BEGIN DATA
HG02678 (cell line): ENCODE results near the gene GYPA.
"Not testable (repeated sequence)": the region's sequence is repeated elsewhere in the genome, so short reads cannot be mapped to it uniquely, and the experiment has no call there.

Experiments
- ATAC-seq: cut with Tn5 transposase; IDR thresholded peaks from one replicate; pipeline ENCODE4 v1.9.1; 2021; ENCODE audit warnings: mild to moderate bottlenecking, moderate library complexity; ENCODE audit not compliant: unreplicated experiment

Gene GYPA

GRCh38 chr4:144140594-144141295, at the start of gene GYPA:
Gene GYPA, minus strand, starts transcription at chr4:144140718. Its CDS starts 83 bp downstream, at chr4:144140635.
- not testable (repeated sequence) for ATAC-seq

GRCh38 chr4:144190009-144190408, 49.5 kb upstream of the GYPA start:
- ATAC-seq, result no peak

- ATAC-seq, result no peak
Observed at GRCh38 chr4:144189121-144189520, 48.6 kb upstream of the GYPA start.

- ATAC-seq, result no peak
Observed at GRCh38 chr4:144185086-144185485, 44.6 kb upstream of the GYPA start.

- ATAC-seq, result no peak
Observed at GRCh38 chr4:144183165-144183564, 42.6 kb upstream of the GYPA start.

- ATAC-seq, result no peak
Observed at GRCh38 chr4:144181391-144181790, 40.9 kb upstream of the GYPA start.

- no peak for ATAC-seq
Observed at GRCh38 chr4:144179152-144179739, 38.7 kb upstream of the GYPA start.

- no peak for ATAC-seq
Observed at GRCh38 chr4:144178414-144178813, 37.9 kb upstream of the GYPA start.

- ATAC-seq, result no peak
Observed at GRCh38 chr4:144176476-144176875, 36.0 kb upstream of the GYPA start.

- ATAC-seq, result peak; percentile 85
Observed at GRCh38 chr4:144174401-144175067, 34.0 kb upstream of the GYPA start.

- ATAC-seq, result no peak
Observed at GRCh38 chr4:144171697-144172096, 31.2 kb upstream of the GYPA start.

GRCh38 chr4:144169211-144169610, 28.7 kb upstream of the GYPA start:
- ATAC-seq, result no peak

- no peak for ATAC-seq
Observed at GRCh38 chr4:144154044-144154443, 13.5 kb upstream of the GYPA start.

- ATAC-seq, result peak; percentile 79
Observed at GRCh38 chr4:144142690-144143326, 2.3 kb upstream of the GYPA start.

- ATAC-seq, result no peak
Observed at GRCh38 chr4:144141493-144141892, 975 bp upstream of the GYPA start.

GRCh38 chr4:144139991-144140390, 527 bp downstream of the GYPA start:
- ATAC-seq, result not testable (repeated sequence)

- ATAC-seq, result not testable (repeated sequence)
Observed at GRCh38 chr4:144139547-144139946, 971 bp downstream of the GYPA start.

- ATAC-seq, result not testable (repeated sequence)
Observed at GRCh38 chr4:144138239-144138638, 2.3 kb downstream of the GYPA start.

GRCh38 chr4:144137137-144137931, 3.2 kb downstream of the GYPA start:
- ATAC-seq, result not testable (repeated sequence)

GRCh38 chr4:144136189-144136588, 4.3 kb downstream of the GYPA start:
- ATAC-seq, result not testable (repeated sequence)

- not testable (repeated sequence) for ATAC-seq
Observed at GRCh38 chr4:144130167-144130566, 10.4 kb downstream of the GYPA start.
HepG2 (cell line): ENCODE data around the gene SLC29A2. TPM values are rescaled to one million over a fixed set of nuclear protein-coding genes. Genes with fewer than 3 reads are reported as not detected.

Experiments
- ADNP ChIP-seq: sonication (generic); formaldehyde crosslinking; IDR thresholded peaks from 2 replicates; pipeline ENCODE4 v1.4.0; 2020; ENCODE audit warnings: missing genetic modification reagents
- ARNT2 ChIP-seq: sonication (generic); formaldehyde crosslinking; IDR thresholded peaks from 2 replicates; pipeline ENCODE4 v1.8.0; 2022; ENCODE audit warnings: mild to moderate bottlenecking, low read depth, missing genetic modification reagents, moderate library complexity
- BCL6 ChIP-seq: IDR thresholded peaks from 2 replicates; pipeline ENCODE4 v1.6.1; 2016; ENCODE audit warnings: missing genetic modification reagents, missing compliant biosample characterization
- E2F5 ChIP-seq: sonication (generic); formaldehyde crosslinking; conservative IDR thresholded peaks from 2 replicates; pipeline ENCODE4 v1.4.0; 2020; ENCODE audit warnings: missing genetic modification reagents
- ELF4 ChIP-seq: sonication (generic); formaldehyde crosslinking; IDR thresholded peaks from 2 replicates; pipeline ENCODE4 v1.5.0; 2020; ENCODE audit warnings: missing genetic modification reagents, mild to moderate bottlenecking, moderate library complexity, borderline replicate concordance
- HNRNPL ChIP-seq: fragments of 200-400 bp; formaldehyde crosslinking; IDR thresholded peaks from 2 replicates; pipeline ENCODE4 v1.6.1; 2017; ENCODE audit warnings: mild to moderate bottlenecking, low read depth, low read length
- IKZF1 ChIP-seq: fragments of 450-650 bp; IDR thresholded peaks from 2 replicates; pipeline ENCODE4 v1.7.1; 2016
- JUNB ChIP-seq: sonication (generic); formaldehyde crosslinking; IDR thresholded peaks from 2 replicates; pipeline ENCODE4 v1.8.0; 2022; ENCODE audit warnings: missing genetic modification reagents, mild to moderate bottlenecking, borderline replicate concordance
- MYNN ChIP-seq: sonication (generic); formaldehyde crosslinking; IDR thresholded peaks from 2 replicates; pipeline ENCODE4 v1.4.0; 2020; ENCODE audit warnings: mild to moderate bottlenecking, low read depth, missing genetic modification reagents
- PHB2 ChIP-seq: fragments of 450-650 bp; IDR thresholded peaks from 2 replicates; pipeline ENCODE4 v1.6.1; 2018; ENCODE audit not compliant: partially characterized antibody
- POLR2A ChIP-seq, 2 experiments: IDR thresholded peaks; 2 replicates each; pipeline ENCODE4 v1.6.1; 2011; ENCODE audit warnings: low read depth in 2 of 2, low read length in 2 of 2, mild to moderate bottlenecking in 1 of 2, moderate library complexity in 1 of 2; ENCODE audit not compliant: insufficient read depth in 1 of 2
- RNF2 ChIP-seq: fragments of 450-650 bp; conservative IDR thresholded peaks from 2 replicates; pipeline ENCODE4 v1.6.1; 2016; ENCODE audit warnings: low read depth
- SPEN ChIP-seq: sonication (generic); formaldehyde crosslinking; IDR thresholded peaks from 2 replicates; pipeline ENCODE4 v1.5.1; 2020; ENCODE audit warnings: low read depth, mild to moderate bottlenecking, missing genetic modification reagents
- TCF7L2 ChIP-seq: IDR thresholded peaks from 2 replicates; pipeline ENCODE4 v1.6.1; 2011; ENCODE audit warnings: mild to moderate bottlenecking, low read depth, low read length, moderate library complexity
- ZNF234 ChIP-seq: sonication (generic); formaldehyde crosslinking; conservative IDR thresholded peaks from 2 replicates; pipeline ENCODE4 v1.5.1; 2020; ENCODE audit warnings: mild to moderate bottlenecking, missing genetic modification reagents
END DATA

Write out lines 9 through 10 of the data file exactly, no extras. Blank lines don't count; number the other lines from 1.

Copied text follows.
GRCh38 chr4:144190009-144190408, 49.5 kb upstream of the GYPA start:
- ATAC-seq, result no peak